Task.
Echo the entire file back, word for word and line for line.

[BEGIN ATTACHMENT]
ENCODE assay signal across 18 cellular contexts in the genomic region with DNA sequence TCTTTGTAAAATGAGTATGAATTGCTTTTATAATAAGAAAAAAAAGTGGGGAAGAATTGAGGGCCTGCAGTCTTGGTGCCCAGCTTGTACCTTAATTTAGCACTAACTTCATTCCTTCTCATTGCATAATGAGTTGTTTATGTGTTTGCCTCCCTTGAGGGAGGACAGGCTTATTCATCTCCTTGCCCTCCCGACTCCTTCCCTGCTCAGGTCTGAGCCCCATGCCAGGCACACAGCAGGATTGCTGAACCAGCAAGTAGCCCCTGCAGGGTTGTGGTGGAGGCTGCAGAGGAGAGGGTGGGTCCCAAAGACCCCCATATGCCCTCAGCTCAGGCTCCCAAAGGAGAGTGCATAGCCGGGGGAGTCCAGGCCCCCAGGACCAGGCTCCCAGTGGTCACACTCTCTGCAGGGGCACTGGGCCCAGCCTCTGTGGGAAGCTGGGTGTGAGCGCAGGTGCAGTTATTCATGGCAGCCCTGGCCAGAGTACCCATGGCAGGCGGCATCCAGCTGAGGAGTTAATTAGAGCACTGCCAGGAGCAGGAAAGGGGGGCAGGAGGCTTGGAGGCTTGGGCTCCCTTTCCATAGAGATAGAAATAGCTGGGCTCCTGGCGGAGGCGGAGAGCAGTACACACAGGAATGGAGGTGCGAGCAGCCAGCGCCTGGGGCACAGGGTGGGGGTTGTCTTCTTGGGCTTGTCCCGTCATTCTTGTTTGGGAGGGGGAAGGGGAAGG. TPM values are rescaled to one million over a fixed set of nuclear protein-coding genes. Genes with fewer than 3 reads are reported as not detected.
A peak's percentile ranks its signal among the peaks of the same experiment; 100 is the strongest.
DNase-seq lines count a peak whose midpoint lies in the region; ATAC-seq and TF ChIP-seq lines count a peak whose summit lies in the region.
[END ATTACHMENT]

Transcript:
ENCODE assay signal across 18 cellular contexts in the genomic region with DNA sequence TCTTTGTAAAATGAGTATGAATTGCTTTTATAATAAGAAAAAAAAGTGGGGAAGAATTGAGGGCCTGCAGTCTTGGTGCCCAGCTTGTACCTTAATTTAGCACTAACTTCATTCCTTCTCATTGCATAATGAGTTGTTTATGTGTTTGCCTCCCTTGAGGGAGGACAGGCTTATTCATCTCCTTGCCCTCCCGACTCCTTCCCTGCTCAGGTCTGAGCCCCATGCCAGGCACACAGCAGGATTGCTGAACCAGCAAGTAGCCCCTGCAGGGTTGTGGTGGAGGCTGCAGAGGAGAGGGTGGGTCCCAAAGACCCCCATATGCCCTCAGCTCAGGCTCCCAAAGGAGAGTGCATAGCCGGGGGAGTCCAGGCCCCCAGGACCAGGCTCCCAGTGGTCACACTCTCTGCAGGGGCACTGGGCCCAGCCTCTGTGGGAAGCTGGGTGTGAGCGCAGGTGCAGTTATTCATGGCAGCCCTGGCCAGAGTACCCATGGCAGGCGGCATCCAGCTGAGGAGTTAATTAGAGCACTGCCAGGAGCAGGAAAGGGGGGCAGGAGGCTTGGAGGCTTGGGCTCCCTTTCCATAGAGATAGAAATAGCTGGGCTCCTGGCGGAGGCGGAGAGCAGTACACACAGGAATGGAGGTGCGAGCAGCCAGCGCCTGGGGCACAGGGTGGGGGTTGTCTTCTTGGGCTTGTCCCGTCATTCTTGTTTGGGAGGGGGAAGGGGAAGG. TPM values are rescaled to one million over a fixed set of nuclear protein-coding genes. Genes with fewer than 3 reads are reported as not detected.
A peak's percentile ranks its signal among the peaks of the same experiment; 100 is the strongest.
DNase-seq lines count a peak whose midpoint lies in the region; ATAC-seq and TF ChIP-seq lines count a peak whose summit lies in the region.